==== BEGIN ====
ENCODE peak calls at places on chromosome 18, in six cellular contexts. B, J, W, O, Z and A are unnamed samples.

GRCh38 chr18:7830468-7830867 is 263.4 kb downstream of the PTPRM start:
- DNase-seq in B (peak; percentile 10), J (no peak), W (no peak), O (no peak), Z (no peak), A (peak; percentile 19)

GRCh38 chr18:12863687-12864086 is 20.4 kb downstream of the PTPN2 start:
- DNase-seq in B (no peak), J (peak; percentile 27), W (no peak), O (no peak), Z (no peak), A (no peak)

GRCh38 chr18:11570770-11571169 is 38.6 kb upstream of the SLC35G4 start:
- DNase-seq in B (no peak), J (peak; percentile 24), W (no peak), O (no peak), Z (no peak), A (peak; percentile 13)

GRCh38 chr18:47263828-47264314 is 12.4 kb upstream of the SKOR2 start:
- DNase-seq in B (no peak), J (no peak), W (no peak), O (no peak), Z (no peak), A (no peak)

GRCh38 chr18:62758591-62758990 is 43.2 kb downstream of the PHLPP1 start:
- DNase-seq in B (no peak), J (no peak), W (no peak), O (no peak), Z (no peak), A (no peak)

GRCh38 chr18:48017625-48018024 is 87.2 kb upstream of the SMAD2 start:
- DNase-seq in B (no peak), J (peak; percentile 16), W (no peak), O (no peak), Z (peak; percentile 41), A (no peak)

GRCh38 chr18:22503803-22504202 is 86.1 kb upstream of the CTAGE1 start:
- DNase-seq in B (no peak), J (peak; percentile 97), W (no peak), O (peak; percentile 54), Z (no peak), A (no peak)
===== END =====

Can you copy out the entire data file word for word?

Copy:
ENCODE peak calls at places on chromosome 18, in six cellular contexts. B, J, W, O, Z and A are unnamed samples.

GRCh38 chr18:7830468-7830867 is 263.4 kb downstream of the PTPRM start:
- DNase-seq in B (peak; percentile 10), J (no peak), W (no peak), O (no peak), Z (no peak), A (peak; percentile 19)

GRCh38 chr18:12863687-12864086 is 20.4 kb downstream of the PTPN2 start:
- DNase-seq in B (no peak), J (peak; percentile 27), W (no peak), O (no peak), Z (no peak), A (no peak)

GRCh38 chr18:11570770-11571169 is 38.6 kb upstream of the SLC35G4 start:
- DNase-seq in B (no peak), J (peak; percentile 24), W (no peak), O (no peak), Z (no peak), A (peak; percentile 13)

GRCh38 chr18:47263828-47264314 is 12.4 kb upstream of the SKOR2 start:
- DNase-seq in B (no peak), J (no peak), W (no peak), O (no peak), Z (no peak), A (no peak)

GRCh38 chr18:62758591-62758990 is 43.2 kb downstream of the PHLPP1 start:
- DNase-seq in B (no peak), J (no peak), W (no peak), O (no peak), Z (no peak), A (no peak)

GRCh38 chr18:48017625-48018024 is 87.2 kb upstream of the SMAD2 start:
- DNase-seq in B (no peak), J (peak; percentile 16), W (no peak), O (no peak), Z (peak; percentile 41), A (no peak)

GRCh38 chr18:22503803-22504202 is 86.1 kb upstream of the CTAGE1 start:
- DNase-seq in B (no peak), J (peak; percentile 97), W (no peak), O (peak; percentile 54), Z (no peak), A (no peak)